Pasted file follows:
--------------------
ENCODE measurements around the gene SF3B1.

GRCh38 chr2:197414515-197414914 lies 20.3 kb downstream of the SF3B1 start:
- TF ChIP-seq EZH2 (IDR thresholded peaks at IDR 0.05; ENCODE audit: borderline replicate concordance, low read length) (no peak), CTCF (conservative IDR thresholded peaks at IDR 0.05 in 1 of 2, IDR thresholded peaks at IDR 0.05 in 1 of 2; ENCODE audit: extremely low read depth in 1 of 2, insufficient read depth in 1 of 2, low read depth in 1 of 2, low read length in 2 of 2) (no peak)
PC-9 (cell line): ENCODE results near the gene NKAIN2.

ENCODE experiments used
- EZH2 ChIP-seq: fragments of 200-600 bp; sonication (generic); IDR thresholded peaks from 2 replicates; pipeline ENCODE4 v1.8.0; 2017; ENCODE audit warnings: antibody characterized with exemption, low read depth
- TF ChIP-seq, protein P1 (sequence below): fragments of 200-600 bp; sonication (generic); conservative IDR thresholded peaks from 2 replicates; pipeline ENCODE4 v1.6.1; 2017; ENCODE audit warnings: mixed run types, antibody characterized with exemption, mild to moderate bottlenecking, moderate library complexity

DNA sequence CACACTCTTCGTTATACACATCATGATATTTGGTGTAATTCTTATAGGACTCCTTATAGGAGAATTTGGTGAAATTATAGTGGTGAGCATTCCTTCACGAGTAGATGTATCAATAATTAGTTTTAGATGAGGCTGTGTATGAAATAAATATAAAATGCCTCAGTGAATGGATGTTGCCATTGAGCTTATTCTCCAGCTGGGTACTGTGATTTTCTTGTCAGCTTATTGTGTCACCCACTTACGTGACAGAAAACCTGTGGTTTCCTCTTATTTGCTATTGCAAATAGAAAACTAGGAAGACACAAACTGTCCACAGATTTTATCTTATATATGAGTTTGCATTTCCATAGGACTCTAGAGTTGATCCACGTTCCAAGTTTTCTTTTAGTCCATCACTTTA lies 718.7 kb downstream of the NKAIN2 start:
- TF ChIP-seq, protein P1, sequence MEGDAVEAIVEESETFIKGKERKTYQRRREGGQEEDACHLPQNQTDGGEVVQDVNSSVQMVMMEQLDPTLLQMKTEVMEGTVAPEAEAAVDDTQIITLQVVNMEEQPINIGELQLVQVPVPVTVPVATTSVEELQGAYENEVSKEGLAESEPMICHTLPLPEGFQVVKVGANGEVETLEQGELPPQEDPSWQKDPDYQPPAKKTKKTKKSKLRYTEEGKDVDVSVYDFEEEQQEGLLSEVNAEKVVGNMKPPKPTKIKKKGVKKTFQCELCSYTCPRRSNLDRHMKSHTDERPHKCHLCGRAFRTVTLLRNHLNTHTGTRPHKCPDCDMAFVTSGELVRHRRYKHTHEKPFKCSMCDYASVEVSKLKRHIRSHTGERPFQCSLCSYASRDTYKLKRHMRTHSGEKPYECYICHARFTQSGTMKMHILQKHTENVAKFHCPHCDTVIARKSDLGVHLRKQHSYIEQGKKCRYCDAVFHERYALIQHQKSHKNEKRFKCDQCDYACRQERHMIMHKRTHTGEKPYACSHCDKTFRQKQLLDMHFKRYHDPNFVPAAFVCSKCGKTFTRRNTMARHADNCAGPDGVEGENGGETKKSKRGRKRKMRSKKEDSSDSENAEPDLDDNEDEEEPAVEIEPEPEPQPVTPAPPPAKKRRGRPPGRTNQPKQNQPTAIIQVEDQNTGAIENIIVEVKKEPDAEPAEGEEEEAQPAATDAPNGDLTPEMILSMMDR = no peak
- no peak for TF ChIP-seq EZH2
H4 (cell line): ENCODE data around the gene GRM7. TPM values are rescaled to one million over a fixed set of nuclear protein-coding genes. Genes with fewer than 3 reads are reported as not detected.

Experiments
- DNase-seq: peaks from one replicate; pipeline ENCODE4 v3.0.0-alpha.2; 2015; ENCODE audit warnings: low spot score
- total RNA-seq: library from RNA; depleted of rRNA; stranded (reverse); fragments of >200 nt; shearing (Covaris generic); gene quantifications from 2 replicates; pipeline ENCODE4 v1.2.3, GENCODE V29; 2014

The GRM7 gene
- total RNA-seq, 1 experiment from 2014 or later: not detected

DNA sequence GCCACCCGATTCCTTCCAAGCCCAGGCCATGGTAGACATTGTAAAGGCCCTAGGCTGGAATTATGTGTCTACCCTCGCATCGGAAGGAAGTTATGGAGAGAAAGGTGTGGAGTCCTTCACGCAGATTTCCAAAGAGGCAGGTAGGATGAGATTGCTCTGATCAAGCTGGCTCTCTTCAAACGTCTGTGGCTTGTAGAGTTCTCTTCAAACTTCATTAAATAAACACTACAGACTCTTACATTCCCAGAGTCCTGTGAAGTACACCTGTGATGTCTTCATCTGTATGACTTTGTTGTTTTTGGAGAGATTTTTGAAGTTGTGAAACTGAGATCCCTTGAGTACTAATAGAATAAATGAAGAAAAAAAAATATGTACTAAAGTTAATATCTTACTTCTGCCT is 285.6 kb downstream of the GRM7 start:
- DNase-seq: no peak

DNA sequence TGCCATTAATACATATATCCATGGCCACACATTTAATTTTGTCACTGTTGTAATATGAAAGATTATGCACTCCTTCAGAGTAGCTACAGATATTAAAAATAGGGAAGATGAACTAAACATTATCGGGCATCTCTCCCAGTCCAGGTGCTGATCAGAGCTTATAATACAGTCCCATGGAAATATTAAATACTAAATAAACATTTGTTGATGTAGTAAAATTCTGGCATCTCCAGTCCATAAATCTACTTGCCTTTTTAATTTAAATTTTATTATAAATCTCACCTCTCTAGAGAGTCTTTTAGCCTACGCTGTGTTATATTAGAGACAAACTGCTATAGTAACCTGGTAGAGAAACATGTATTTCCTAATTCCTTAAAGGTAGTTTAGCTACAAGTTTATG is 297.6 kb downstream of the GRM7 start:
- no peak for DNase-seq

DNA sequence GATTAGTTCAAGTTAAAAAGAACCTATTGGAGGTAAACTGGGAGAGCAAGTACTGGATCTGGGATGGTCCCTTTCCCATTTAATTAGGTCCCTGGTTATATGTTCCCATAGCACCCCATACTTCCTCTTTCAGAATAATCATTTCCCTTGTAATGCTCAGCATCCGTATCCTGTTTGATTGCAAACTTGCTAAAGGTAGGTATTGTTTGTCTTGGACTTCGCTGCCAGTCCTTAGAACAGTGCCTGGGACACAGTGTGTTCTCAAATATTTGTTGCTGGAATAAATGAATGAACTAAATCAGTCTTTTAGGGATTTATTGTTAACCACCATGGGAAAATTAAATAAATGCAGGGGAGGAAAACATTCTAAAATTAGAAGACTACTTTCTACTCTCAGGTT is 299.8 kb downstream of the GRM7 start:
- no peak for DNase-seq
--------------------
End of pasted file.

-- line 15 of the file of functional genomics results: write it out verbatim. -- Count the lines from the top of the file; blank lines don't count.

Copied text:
The GRM7 gene